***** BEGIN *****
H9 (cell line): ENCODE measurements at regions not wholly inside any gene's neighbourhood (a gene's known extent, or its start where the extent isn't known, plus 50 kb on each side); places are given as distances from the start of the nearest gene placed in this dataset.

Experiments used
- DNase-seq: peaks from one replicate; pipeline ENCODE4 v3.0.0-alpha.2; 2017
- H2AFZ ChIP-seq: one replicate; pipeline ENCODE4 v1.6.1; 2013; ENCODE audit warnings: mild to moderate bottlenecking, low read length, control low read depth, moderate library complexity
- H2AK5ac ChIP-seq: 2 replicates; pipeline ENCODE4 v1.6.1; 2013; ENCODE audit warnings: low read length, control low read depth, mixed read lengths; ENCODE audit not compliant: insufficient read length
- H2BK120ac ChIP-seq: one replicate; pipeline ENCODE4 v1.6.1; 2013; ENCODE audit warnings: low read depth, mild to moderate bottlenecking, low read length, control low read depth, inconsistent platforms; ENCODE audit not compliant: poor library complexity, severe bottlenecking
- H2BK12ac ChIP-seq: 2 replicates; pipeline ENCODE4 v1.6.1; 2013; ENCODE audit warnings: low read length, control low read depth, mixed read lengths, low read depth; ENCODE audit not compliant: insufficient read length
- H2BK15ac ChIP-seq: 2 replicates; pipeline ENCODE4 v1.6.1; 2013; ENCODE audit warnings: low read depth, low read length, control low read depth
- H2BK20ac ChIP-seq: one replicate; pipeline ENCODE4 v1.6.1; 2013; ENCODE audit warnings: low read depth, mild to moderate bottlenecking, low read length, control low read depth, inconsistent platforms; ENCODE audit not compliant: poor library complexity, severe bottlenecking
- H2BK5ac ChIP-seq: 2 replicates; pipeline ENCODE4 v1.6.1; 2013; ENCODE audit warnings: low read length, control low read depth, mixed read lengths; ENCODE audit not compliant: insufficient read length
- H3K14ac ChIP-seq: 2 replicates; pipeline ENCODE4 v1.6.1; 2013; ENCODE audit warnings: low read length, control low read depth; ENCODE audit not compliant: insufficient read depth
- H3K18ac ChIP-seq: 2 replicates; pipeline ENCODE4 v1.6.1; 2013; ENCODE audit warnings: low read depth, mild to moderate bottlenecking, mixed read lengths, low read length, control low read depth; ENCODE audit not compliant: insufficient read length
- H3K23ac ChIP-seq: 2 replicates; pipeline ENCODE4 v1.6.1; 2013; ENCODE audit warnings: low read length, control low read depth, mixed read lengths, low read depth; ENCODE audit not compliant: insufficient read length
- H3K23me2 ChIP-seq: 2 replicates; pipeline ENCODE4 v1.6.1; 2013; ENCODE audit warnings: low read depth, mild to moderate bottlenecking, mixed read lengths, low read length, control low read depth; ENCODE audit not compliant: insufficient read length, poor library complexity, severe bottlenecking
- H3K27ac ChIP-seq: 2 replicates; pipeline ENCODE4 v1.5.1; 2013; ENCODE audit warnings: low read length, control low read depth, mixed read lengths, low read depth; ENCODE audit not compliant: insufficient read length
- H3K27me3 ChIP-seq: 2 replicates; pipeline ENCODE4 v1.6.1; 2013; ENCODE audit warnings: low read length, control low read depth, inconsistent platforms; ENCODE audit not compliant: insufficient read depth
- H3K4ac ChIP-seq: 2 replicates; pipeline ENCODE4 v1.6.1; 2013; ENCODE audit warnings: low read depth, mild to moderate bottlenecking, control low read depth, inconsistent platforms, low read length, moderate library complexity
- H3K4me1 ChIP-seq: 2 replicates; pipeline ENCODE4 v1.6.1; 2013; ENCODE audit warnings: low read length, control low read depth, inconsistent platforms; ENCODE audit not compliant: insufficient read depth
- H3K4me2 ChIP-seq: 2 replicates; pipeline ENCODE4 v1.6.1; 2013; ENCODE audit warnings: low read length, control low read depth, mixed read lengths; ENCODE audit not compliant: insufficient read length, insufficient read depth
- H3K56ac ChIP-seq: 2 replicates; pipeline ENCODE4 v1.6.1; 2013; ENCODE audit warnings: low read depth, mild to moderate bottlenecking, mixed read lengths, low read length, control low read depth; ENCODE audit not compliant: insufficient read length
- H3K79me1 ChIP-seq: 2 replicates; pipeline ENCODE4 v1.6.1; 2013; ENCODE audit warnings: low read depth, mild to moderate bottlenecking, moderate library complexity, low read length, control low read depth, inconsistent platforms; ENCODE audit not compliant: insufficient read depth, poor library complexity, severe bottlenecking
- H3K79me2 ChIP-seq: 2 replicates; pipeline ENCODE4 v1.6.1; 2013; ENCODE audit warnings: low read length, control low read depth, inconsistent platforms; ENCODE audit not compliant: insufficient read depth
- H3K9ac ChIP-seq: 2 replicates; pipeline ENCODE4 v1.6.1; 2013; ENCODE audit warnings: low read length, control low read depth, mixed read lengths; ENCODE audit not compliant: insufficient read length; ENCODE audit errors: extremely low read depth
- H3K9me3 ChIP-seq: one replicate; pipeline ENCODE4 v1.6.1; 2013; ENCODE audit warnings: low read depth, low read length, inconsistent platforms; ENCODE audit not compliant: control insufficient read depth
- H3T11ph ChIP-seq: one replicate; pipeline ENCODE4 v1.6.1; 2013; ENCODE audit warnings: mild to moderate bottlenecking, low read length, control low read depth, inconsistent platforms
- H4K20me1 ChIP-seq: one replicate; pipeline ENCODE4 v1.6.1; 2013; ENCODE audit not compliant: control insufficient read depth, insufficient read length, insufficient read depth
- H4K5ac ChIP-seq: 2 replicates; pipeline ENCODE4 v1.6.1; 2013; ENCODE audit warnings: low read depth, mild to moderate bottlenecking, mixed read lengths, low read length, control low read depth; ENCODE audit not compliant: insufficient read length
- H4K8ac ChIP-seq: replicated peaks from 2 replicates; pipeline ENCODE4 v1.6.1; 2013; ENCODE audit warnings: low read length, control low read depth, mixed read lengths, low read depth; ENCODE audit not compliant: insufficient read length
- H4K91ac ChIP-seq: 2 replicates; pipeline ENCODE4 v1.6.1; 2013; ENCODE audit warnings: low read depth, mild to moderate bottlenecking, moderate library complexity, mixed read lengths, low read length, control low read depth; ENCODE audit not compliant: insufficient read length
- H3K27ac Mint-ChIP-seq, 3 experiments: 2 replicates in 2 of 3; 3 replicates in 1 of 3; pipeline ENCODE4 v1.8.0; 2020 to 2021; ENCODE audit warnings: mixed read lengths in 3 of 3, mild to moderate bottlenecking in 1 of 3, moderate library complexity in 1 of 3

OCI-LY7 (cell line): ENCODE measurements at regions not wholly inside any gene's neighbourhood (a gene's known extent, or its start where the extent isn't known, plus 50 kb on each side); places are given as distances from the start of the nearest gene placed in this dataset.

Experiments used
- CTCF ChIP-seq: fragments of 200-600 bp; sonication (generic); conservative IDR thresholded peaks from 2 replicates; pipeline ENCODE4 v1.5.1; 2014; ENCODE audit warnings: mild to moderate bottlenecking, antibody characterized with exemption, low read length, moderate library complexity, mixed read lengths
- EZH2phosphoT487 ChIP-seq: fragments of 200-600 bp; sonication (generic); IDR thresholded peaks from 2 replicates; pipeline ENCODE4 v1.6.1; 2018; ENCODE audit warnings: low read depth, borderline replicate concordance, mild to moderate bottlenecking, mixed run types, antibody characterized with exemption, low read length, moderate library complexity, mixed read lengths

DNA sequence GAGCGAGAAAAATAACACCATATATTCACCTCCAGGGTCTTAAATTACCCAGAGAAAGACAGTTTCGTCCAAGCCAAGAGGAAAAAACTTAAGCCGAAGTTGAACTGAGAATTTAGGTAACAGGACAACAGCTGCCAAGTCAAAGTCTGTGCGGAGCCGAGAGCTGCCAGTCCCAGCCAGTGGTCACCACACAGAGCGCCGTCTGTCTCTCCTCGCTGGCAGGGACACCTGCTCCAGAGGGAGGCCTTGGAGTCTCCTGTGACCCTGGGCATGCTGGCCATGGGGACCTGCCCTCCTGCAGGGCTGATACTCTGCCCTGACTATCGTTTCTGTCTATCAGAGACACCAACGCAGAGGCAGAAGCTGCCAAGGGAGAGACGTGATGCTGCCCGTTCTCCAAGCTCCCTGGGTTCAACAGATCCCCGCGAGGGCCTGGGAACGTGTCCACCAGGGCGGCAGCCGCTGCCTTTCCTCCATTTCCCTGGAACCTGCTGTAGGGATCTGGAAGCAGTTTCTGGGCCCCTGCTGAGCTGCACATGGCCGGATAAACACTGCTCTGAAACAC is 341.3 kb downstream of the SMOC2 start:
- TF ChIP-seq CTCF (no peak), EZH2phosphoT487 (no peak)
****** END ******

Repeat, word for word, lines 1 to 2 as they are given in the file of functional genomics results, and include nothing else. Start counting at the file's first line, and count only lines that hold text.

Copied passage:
H9 (cell line): ENCODE measurements at regions not wholly inside any gene's neighbourhood (a gene's known extent, or its start where the extent isn't known, plus 50 kb on each side); places are given as distances from the start of the nearest gene placed in this dataset.

Experiments used